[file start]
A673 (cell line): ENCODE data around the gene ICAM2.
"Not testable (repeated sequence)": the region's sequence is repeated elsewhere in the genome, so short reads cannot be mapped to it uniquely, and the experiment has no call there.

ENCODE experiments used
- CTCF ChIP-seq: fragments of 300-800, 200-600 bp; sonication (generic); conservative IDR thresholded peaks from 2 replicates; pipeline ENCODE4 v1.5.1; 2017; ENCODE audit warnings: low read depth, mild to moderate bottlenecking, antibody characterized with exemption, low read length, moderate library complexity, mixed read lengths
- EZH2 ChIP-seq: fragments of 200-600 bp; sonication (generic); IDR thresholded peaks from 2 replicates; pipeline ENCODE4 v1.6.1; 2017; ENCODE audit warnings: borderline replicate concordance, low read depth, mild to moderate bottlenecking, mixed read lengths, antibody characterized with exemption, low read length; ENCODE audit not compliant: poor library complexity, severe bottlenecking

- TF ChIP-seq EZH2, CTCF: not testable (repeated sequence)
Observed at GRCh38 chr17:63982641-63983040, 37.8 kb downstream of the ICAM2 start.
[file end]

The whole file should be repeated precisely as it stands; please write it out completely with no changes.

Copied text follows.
A673 (cell line): ENCODE data around the gene ICAM2.
"Not testable (repeated sequence)": the region's sequence is repeated elsewhere in the genome, so short reads cannot be mapped to it uniquely, and the experiment has no call there.

ENCODE experiments used
- CTCF ChIP-seq: fragments of 300-800, 200-600 bp; sonication (generic); conservative IDR thresholded peaks from 2 replicates; pipeline ENCODE4 v1.5.1; 2017; ENCODE audit warnings: low read depth, mild to moderate bottlenecking, antibody characterized with exemption, low read length, moderate library complexity, mixed read lengths
- EZH2 ChIP-seq: fragments of 200-600 bp; sonication (generic); IDR thresholded peaks from 2 replicates; pipeline ENCODE4 v1.6.1; 2017; ENCODE audit warnings: borderline replicate concordance, low read depth, mild to moderate bottlenecking, mixed read lengths, antibody characterized with exemption, low read length; ENCODE audit not compliant: poor library complexity, severe bottlenecking

- TF ChIP-seq EZH2, CTCF: not testable (repeated sequence)
Observed at GRCh38 chr17:63982641-63983040, 37.8 kb downstream of the ICAM2 start.